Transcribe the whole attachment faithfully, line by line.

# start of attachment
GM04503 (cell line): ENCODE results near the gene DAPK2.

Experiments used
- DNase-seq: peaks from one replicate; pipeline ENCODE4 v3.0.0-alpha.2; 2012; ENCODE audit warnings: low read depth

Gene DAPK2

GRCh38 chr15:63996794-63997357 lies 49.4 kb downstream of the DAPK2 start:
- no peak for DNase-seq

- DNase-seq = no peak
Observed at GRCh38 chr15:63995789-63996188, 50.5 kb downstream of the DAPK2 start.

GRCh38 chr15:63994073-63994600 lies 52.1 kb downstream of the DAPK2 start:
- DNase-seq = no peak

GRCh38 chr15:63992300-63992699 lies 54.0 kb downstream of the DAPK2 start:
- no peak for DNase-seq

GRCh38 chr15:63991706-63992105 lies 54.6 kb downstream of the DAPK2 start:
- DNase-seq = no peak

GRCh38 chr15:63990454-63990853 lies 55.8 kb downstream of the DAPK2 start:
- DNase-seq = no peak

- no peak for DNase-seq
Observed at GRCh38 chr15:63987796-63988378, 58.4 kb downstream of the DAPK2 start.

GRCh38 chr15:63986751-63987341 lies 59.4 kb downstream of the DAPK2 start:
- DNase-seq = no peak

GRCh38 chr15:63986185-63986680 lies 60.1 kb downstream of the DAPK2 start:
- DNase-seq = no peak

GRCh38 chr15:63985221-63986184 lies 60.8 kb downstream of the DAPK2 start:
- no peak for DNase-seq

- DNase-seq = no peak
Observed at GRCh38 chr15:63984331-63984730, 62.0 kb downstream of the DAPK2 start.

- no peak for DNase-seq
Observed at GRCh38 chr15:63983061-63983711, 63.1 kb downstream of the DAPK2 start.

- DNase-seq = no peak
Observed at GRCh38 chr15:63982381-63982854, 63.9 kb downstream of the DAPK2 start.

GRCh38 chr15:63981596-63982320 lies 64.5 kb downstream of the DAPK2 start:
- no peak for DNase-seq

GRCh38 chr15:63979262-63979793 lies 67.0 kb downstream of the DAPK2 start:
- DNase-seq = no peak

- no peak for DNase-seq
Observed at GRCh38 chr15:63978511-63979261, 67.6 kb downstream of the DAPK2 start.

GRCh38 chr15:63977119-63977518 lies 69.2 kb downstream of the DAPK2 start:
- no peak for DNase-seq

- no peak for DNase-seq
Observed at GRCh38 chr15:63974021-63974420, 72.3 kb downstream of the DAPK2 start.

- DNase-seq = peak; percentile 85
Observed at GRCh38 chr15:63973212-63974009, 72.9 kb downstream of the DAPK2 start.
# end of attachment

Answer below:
GM04503 (cell line): ENCODE results near the gene DAPK2.

Experiments used
- DNase-seq: peaks from one replicate; pipeline ENCODE4 v3.0.0-alpha.2; 2012; ENCODE audit warnings: low read depth

Gene DAPK2

GRCh38 chr15:63996794-63997357 lies 49.4 kb downstream of the DAPK2 start:
- no peak for DNase-seq

- DNase-seq = no peak
Observed at GRCh38 chr15:63995789-63996188, 50.5 kb downstream of the DAPK2 start.

GRCh38 chr15:63994073-63994600 lies 52.1 kb downstream of the DAPK2 start:
- DNase-seq = no peak

GRCh38 chr15:63992300-63992699 lies 54.0 kb downstream of the DAPK2 start:
- no peak for DNase-seq

GRCh38 chr15:63991706-63992105 lies 54.6 kb downstream of the DAPK2 start:
- DNase-seq = no peak

GRCh38 chr15:63990454-63990853 lies 55.8 kb downstream of the DAPK2 start:
- DNase-seq = no peak

- no peak for DNase-seq
Observed at GRCh38 chr15:63987796-63988378, 58.4 kb downstream of the DAPK2 start.

GRCh38 chr15:63986751-63987341 lies 59.4 kb downstream of the DAPK2 start:
- DNase-seq = no peak

GRCh38 chr15:63986185-63986680 lies 60.1 kb downstream of the DAPK2 start:
- DNase-seq = no peak

GRCh38 chr15:63985221-63986184 lies 60.8 kb downstream of the DAPK2 start:
- no peak for DNase-seq

- DNase-seq = no peak
Observed at GRCh38 chr15:63984331-63984730, 62.0 kb downstream of the DAPK2 start.

- no peak for DNase-seq
Observed at GRCh38 chr15:63983061-63983711, 63.1 kb downstream of the DAPK2 start.

- DNase-seq = no peak
Observed at GRCh38 chr15:63982381-63982854, 63.9 kb downstream of the DAPK2 start.

GRCh38 chr15:63981596-63982320 lies 64.5 kb downstream of the DAPK2 start:
- no peak for DNase-seq

GRCh38 chr15:63979262-63979793 lies 67.0 kb downstream of the DAPK2 start:
- DNase-seq = no peak

- no peak for DNase-seq
Observed at GRCh38 chr15:63978511-63979261, 67.6 kb downstream of the DAPK2 start.

GRCh38 chr15:63977119-63977518 lies 69.2 kb downstream of the DAPK2 start:
- no peak for DNase-seq

- no peak for DNase-seq
Observed at GRCh38 chr15:63974021-63974420, 72.3 kb downstream of the DAPK2 start.

- DNase-seq = peak; percentile 85
Observed at GRCh38 chr15:63973212-63974009, 72.9 kb downstream of the DAPK2 start.